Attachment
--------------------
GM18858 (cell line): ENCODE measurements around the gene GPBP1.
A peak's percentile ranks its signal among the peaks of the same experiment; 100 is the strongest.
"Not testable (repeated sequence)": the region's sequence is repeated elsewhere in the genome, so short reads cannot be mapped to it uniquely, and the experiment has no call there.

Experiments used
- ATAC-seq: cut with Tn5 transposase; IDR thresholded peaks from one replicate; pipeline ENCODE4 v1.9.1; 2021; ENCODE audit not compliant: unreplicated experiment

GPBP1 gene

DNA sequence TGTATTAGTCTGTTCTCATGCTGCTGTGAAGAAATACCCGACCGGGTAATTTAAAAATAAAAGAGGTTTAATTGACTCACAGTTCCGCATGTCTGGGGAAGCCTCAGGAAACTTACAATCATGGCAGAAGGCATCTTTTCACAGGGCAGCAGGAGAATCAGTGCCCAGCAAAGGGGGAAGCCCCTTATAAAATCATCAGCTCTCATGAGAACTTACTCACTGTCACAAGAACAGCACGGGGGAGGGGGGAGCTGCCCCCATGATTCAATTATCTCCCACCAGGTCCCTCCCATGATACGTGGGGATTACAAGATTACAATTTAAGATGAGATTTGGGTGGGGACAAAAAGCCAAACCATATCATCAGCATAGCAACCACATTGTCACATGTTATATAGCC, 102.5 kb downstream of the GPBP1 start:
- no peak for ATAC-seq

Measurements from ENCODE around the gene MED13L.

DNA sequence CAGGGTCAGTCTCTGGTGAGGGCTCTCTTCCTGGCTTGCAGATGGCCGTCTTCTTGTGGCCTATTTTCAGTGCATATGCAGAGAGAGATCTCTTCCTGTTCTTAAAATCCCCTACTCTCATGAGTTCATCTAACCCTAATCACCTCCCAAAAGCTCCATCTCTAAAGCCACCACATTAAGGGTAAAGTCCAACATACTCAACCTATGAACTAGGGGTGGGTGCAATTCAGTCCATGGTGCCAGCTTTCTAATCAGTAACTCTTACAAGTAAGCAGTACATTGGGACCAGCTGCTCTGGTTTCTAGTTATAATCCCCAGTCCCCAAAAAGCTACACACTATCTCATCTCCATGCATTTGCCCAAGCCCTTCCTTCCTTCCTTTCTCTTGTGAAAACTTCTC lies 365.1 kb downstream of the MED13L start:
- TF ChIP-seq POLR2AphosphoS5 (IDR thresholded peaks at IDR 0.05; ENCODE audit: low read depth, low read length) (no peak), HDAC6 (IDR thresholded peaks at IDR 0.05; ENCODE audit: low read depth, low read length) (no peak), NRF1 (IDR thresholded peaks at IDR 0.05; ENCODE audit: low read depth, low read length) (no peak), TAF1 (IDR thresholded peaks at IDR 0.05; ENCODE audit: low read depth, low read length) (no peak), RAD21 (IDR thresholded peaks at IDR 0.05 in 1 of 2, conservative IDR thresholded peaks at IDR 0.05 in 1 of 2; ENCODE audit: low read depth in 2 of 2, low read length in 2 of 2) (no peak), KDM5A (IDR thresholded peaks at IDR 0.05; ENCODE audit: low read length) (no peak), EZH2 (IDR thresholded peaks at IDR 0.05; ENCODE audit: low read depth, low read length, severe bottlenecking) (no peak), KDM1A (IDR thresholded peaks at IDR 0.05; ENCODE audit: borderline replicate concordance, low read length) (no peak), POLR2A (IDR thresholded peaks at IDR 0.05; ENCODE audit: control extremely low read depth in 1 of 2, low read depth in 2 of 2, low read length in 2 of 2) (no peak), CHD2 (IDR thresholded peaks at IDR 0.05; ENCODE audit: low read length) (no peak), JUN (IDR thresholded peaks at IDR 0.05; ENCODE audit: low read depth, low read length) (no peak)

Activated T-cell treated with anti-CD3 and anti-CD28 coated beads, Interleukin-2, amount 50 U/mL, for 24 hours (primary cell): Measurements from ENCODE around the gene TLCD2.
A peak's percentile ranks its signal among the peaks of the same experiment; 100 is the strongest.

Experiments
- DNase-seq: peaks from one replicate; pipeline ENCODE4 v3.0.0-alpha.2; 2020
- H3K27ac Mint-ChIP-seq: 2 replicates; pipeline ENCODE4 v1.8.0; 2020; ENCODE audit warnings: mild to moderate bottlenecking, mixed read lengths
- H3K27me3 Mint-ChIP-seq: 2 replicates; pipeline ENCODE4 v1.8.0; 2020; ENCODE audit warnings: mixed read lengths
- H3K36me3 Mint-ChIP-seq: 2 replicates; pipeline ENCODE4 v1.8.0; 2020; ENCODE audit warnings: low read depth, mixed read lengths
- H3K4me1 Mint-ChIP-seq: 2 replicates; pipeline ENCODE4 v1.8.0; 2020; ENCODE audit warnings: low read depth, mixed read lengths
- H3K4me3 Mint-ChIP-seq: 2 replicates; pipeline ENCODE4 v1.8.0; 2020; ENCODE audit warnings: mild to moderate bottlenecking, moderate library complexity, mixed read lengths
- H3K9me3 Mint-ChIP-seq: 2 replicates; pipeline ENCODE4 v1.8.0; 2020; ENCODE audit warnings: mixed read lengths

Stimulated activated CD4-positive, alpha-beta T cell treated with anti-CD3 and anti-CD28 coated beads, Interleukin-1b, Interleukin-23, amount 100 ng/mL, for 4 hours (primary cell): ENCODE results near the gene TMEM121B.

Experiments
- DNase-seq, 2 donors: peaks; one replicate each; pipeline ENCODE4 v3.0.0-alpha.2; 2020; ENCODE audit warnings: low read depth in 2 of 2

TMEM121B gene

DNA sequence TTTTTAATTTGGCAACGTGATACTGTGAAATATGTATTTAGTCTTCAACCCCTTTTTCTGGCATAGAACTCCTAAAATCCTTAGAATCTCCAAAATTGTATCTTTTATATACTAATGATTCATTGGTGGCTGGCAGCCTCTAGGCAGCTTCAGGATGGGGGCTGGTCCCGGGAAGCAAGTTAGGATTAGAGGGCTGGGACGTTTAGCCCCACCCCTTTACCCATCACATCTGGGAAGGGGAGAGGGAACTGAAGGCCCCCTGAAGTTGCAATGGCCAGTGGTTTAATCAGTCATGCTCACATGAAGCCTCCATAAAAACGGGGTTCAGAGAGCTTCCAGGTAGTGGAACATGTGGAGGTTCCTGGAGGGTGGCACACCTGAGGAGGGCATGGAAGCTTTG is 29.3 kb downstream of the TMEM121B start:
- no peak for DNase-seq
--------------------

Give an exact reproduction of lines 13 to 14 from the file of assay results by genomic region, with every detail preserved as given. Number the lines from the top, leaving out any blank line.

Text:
A peak's percentile ranks its signal among the peaks of the same experiment; 100 is the strongest.

Experiments